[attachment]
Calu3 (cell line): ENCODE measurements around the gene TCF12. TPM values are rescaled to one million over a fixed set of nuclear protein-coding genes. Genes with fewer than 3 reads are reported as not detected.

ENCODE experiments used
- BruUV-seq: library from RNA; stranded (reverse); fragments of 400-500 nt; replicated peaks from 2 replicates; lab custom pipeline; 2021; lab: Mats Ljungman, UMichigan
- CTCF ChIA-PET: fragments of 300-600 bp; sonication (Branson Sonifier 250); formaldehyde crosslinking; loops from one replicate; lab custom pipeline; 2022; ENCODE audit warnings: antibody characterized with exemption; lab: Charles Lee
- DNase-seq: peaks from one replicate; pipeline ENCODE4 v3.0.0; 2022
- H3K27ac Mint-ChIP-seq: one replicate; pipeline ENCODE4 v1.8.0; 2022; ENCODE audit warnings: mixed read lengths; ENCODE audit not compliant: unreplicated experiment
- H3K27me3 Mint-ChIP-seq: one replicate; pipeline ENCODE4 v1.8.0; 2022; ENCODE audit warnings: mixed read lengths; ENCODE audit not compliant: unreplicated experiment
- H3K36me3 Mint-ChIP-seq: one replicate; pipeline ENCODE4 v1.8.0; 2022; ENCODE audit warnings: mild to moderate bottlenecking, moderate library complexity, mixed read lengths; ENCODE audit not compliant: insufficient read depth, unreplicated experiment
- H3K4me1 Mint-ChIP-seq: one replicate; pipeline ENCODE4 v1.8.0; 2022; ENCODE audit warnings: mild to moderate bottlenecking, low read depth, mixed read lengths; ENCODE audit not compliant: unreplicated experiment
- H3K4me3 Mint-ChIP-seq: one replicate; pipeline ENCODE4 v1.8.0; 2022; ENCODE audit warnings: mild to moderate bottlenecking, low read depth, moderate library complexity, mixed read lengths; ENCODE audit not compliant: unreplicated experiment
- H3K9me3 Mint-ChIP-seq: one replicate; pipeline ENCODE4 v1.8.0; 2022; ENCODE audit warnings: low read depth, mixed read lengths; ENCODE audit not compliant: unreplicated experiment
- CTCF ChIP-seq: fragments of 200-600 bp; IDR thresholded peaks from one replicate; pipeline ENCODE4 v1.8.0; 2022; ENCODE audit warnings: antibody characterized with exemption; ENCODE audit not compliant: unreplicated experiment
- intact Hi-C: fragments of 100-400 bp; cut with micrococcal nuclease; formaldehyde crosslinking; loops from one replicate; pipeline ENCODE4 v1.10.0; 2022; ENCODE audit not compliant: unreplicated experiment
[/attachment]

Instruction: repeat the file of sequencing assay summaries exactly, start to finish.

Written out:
Calu3 (cell line): ENCODE measurements around the gene TCF12. TPM values are rescaled to one million over a fixed set of nuclear protein-coding genes. Genes with fewer than 3 reads are reported as not detected.

ENCODE experiments used
- BruUV-seq: library from RNA; stranded (reverse); fragments of 400-500 nt; replicated peaks from 2 replicates; lab custom pipeline; 2021; lab: Mats Ljungman, UMichigan
- CTCF ChIA-PET: fragments of 300-600 bp; sonication (Branson Sonifier 250); formaldehyde crosslinking; loops from one replicate; lab custom pipeline; 2022; ENCODE audit warnings: antibody characterized with exemption; lab: Charles Lee
- DNase-seq: peaks from one replicate; pipeline ENCODE4 v3.0.0; 2022
- H3K27ac Mint-ChIP-seq: one replicate; pipeline ENCODE4 v1.8.0; 2022; ENCODE audit warnings: mixed read lengths; ENCODE audit not compliant: unreplicated experiment
- H3K27me3 Mint-ChIP-seq: one replicate; pipeline ENCODE4 v1.8.0; 2022; ENCODE audit warnings: mixed read lengths; ENCODE audit not compliant: unreplicated experiment
- H3K36me3 Mint-ChIP-seq: one replicate; pipeline ENCODE4 v1.8.0; 2022; ENCODE audit warnings: mild to moderate bottlenecking, moderate library complexity, mixed read lengths; ENCODE audit not compliant: insufficient read depth, unreplicated experiment
- H3K4me1 Mint-ChIP-seq: one replicate; pipeline ENCODE4 v1.8.0; 2022; ENCODE audit warnings: mild to moderate bottlenecking, low read depth, mixed read lengths; ENCODE audit not compliant: unreplicated experiment
- H3K4me3 Mint-ChIP-seq: one replicate; pipeline ENCODE4 v1.8.0; 2022; ENCODE audit warnings: mild to moderate bottlenecking, low read depth, moderate library complexity, mixed read lengths; ENCODE audit not compliant: unreplicated experiment
- H3K9me3 Mint-ChIP-seq: one replicate; pipeline ENCODE4 v1.8.0; 2022; ENCODE audit warnings: low read depth, mixed read lengths; ENCODE audit not compliant: unreplicated experiment
- CTCF ChIP-seq: fragments of 200-600 bp; IDR thresholded peaks from one replicate; pipeline ENCODE4 v1.8.0; 2022; ENCODE audit warnings: antibody characterized with exemption; ENCODE audit not compliant: unreplicated experiment
- intact Hi-C: fragments of 100-400 bp; cut with micrococcal nuclease; formaldehyde crosslinking; loops from one replicate; pipeline ENCODE4 v1.10.0; 2022; ENCODE audit not compliant: unreplicated experiment